A document sent by the search giant to Australian regulators argues that the company doesn’t control enough of the digital ad industry to overcharge customers or block competitors.
Google has largely stayed quiet about its conversations with federal investigators as the Justice Department has looked into whether the company abused its dominance of the online advertising market.
But a little-noticed 67-page document sent to Australian regulators in May by Google’s advisers may provide clues to how the Silicon Valley titan intends to beat back a legal challenge from the agency.
To continue reading this New York Times report, go to:
Google Gets Record Belgian Privacy Fine Over ‘Right to Be Forgotten’
Google was fined a record €600,000 ($681,400) by Belgium’s data protection authority for failing to delete links regulators deemed harmful to a person’s reputation under the European Union’s right to be forgotten.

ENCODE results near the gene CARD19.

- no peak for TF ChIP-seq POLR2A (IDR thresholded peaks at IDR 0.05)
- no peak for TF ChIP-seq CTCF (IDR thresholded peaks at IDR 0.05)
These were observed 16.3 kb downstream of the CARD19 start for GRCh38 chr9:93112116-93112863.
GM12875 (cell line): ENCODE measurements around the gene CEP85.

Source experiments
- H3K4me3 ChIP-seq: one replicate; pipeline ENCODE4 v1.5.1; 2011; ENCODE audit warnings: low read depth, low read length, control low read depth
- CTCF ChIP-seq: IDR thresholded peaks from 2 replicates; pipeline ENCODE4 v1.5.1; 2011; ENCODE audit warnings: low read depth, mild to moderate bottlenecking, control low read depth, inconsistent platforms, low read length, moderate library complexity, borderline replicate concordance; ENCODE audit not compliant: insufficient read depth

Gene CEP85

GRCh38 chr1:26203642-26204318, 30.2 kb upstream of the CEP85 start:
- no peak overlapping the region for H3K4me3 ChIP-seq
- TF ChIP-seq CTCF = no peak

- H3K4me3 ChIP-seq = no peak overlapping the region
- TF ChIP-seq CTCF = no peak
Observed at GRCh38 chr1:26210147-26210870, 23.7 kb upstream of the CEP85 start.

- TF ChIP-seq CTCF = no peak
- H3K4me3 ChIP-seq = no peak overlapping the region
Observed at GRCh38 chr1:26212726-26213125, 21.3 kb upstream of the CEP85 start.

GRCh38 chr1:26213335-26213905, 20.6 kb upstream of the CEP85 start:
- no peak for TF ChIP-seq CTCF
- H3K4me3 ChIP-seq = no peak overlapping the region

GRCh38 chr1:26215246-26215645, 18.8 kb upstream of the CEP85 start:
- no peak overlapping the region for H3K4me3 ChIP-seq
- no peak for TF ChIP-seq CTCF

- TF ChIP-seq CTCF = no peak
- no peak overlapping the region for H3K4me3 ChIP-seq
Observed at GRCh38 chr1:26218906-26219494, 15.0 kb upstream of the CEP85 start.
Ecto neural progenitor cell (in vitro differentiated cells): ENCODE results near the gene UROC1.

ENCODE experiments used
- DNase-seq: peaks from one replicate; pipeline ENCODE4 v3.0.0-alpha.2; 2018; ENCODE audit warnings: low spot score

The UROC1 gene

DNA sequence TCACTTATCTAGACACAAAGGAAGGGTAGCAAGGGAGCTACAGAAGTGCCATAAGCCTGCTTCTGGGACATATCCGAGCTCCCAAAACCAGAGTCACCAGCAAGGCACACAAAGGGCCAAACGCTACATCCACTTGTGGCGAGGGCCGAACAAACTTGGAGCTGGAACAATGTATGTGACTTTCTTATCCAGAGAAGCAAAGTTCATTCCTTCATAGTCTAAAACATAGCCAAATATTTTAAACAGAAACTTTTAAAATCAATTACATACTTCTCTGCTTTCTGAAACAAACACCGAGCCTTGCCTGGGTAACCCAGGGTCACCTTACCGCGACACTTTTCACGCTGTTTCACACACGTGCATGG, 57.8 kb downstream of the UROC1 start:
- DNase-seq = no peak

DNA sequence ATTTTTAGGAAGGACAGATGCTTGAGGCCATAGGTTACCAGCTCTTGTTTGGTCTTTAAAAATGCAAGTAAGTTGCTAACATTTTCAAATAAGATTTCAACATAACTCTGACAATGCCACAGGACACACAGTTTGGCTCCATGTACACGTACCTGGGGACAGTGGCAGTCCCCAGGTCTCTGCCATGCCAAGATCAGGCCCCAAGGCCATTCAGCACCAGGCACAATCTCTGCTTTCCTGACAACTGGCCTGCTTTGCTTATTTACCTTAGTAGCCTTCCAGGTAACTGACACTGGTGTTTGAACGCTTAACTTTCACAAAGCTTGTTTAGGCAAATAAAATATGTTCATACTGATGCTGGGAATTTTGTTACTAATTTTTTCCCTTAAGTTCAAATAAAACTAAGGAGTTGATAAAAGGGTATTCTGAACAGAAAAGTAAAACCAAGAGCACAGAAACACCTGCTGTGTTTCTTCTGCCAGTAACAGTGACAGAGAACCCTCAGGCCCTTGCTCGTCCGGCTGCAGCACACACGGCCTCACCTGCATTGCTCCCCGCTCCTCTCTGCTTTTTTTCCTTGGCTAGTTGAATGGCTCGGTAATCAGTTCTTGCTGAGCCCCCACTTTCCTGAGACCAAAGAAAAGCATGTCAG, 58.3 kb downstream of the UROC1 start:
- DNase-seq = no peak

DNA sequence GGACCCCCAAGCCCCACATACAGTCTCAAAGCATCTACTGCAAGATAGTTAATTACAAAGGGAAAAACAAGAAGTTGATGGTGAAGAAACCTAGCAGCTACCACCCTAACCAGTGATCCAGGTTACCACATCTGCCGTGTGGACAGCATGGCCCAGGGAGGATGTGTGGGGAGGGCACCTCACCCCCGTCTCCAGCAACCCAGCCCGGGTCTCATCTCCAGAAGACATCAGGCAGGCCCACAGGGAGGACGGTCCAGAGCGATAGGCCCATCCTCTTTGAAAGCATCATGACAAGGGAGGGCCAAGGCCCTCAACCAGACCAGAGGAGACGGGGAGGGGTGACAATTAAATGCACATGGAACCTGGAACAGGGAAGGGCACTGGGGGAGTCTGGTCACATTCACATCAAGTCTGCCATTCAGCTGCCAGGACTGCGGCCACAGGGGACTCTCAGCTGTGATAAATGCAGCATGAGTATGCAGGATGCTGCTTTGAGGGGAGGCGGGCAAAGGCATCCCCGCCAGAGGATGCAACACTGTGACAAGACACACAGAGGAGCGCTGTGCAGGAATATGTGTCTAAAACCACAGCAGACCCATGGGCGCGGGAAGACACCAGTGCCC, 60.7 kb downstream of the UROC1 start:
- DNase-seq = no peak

Google was “grossly negligent” by refusing to remove the links to news articles that the authority said involved unproven harassment incidents more than 10 years ago, according to an emailed statement on Tuesday.
Google hit with €600,000 Belgian privacy fine
Google has received a record fine from Belgium’s data protection authority (APD) of €600,000 for not complying with European rules on a person’s “right to be forgotten” online.
The 600,000 euro penalty is the largest ever imposed by APD, it said on Tuesday, and more than 10 times bigger than the authority’s previous record penalty.
Google supports OECD engagement on digital taxes, CEO Pichai says
Alphabet Inc’s Google supports a multilateral solution for taxing digital services that is under discussion by the OECD, its chief executive Sundar Pichai told Reuters in an interview.
EU’s Vestager vows to continue tax fight after Apple setback
EU antitrust chief Margrethe Vestager vowed on Wednesday to continue her fight against tax measures used by multinationals despite a setback dealt by Europe’s second-top court, which earlier scrapped her 13 billion euro tax order to Apple.
Apple Scores Legal Victory Against $14.9 Billion E.U. Tax Demand
Apple won a major legal victory on Wednesday against European antitrust regulators as a European court overruled a 2016 decision that ordered the company to pay $14.9 billion in unpaid taxes to Ireland.